Stand-up nights recorded at the Comedy Store are to be screened in cinemas.
Four shows taped ‘as live’ from the celebrated London venue will hit screens from February, released in fortnightly intervals.
However, Sony Digital Cinema, which is making the films has not yet disclosed which cinemas will be screening the shows.
The films will be called The Comedy Store: Raw and Uncut, and the first will be released on February 22.
While anything that finds a new audience for stand-up has to be welcomed, it’s hard to imagine quite who would the new Comedy Store venture is aimed at; just who would pay to see the club’s weekend line-up on the big screen?
It’s not an entirely unprecedented move. In 2007, Ross Noble simulcast his Noblism tour into Vue Cinemas. But there, at least, was a sense of occasion as well as a sense of novelty – a chance to see a pretty famous comedian live, as it was happening there and then in the Liverpool Empire – and Noble performed to those watching via satellite as much as he did to those in the auditorium.
But the Comedy Store screenings will be pre-recorded.... just like the Comedy Store programmes you can late at night on Comedy Central, in the comfort of your own home. And the circuit names will surely not have the pulling power of Ross Noble. It will presumably be the Store’s hard-won brand name that the cinema bosses are relying upon to draw the punters.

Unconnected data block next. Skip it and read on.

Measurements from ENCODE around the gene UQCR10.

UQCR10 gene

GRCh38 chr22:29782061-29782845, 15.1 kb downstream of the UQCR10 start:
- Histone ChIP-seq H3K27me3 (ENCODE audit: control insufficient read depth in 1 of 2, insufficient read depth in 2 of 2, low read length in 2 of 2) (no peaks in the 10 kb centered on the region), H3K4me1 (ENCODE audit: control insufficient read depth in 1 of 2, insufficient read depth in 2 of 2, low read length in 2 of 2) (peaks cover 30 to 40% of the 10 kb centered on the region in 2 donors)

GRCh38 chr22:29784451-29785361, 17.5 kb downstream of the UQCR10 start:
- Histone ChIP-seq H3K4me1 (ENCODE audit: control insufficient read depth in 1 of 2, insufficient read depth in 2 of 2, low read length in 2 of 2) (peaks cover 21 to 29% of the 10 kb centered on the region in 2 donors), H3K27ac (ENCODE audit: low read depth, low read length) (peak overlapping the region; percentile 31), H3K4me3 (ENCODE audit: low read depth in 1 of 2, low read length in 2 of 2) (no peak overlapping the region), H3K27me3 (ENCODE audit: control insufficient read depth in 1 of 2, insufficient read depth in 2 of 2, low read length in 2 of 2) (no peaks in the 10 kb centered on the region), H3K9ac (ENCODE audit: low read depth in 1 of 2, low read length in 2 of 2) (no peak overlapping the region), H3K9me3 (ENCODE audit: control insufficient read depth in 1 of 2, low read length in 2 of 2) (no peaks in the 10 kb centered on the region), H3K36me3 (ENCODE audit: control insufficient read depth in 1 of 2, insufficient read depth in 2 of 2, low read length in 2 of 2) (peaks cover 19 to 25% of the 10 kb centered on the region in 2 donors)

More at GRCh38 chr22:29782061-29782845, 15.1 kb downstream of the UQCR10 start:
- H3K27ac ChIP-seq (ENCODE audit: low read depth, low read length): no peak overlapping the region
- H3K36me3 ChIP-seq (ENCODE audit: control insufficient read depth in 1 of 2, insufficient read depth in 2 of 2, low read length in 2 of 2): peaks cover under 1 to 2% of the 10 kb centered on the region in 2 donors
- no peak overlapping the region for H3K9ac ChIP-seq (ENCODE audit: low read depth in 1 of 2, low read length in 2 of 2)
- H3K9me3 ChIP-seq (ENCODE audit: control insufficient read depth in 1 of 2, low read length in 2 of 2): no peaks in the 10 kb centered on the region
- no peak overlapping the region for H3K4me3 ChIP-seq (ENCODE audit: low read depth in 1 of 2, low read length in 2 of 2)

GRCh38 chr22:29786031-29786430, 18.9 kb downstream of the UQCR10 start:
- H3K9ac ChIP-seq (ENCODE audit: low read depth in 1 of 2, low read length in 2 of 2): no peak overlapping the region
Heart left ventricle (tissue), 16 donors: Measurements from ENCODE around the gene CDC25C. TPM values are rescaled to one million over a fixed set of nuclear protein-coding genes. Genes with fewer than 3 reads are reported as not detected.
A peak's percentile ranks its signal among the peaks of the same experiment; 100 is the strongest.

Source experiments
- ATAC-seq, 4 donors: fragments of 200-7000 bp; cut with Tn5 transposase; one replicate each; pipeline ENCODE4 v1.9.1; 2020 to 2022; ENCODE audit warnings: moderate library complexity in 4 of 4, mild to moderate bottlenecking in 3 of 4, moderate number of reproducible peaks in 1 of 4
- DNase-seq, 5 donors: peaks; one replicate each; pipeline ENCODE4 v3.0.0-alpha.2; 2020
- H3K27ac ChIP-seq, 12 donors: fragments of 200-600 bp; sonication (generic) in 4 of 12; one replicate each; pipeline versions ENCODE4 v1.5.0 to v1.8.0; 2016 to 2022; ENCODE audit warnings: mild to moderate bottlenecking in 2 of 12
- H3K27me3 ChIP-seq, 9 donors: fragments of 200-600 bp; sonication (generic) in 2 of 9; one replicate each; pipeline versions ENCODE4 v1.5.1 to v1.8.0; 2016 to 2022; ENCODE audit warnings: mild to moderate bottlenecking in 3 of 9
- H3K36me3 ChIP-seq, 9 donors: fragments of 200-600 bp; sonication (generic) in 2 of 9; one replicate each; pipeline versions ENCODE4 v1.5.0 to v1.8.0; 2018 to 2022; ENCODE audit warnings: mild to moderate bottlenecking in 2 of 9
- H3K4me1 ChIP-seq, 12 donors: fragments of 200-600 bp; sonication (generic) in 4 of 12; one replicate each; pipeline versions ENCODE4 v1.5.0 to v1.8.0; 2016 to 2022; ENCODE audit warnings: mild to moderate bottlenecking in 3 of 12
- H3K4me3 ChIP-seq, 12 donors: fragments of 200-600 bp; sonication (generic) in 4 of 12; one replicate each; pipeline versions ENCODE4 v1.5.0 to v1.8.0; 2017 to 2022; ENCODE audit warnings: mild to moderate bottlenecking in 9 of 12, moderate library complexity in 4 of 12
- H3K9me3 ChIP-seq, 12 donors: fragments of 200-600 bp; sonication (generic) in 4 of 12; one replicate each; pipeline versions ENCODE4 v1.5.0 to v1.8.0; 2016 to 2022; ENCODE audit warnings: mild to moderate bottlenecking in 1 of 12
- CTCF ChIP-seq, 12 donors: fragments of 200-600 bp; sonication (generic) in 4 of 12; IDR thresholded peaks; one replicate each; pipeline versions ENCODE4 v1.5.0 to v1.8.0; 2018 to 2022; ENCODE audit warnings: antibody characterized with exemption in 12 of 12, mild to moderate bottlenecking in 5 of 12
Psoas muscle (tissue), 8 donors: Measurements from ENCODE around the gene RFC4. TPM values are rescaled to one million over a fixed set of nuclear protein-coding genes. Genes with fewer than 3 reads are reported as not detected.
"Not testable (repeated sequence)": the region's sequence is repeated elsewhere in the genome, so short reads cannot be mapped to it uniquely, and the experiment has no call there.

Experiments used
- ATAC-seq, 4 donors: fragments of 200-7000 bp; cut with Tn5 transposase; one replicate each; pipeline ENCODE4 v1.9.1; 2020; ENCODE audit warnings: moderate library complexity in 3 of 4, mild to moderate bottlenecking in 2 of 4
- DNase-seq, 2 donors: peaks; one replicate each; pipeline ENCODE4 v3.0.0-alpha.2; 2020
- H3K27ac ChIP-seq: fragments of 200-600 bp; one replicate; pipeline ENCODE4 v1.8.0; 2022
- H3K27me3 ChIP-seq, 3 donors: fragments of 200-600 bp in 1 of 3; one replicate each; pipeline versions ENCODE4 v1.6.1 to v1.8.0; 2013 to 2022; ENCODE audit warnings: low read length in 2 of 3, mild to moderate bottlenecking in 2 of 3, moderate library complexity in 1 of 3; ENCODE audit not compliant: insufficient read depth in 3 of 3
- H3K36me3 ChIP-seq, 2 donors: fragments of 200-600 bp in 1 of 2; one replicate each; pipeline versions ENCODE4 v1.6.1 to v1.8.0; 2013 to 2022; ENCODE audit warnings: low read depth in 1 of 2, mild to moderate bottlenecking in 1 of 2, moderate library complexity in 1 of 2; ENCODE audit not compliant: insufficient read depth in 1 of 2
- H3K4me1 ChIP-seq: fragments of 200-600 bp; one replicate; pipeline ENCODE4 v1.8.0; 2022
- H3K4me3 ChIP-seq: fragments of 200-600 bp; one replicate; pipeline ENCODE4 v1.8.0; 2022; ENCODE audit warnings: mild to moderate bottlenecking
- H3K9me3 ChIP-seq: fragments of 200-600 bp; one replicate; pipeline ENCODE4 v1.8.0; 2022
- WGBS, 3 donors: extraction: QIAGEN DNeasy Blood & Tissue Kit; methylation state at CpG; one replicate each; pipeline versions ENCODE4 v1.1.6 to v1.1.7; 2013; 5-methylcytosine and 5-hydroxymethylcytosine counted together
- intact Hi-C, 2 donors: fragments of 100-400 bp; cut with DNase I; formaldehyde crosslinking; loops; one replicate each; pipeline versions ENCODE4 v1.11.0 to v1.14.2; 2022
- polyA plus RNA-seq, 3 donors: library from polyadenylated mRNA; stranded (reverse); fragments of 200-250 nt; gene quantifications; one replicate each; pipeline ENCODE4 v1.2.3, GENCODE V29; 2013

Yet we assume (given the locations of the screenings have not yet been divulged) that comics of similar standing will be available, in the flesh, in comedy clubs close to the cinemas. But there – and for not much more than the price of a cinema ticket – you get the buzz and the atmosphere of a live gig, not a cinematic experience.
Perhaps the thinking is that lots of people like stand-up, but lack the wherewithal to figure out there are clubs offering such experiences near them. Clubs who will presumably more than a touch peeved at the Store muscling in on their territory, without the overheads of actually running a club.
The continuing success of Live At The Apollo and Michael McIntyre’s Roadshow show there’s an appetite fort stand-up on screen - but these are endlessly repeated, and again available free and without hassle at homes. Will Ian Stone and Jeff Innocent be able to compete with the likes of Skyfall or Twilight? Unlikely, but at least comedy continues to innovate in the media in which it is delivered to fans, as much as in the artform itself.